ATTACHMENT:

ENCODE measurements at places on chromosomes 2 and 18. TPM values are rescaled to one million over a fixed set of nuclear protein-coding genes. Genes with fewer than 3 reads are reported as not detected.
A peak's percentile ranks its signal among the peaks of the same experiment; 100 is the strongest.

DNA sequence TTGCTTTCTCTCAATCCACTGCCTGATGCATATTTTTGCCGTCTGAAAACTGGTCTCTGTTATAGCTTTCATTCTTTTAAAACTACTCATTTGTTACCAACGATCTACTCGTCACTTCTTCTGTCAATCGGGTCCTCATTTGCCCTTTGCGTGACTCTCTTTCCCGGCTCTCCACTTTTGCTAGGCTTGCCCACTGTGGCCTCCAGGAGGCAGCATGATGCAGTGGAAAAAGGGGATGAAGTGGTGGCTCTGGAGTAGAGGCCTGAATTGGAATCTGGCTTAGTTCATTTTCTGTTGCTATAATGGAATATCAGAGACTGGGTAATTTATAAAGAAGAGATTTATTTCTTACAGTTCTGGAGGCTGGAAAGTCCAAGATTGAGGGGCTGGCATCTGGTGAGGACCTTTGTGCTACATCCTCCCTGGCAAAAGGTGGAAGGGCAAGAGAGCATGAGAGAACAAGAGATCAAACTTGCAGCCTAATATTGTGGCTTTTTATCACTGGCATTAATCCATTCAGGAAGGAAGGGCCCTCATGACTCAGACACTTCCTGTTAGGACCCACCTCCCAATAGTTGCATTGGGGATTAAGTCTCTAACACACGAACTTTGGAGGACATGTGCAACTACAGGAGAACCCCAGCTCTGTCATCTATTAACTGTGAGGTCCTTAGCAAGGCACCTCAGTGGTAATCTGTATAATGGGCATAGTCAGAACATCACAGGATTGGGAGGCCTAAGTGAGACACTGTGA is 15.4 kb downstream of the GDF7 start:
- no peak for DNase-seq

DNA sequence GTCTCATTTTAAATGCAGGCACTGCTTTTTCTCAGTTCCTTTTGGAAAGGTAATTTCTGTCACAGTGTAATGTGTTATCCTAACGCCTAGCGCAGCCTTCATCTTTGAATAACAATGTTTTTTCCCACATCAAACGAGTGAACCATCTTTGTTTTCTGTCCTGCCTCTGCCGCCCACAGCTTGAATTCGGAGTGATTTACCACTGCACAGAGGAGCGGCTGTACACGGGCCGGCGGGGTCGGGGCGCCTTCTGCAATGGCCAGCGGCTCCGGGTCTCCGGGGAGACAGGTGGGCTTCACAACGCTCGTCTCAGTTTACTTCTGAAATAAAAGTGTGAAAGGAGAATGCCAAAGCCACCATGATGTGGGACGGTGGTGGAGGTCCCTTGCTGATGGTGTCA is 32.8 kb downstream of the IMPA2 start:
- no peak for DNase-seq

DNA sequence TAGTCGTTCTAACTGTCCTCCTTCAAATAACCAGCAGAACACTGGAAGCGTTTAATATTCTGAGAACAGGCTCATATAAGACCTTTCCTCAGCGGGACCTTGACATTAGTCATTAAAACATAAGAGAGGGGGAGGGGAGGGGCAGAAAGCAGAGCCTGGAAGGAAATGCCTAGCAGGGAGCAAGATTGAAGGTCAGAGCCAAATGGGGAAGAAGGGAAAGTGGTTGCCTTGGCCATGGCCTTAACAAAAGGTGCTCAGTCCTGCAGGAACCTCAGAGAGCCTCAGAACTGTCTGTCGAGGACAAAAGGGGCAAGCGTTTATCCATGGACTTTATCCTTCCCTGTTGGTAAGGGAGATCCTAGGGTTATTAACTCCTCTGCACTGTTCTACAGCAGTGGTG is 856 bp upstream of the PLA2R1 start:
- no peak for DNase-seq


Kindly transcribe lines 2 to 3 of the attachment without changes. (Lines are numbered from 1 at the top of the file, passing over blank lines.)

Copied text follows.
A peak's percentile ranks its signal among the peaks of the same experiment; 100 is the strongest.

DNA sequence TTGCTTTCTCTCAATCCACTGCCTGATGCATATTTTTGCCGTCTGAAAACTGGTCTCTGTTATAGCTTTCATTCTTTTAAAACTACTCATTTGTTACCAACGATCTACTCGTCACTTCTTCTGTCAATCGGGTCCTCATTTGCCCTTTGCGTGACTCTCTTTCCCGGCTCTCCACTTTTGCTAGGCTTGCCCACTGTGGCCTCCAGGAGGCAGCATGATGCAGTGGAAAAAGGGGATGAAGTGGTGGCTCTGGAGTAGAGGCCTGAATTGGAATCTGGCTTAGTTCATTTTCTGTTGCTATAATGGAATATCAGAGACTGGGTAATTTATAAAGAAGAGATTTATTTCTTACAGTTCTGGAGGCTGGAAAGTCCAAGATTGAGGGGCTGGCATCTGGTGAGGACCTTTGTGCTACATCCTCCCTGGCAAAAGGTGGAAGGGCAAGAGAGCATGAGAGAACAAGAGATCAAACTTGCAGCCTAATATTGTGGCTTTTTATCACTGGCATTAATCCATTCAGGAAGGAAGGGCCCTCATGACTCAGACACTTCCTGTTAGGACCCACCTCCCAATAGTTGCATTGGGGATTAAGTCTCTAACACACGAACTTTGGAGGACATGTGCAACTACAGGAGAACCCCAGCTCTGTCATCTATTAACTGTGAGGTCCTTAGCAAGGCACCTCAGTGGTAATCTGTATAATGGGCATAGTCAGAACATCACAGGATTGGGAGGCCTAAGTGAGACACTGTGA is 15.4 kb downstream of the GDF7 start: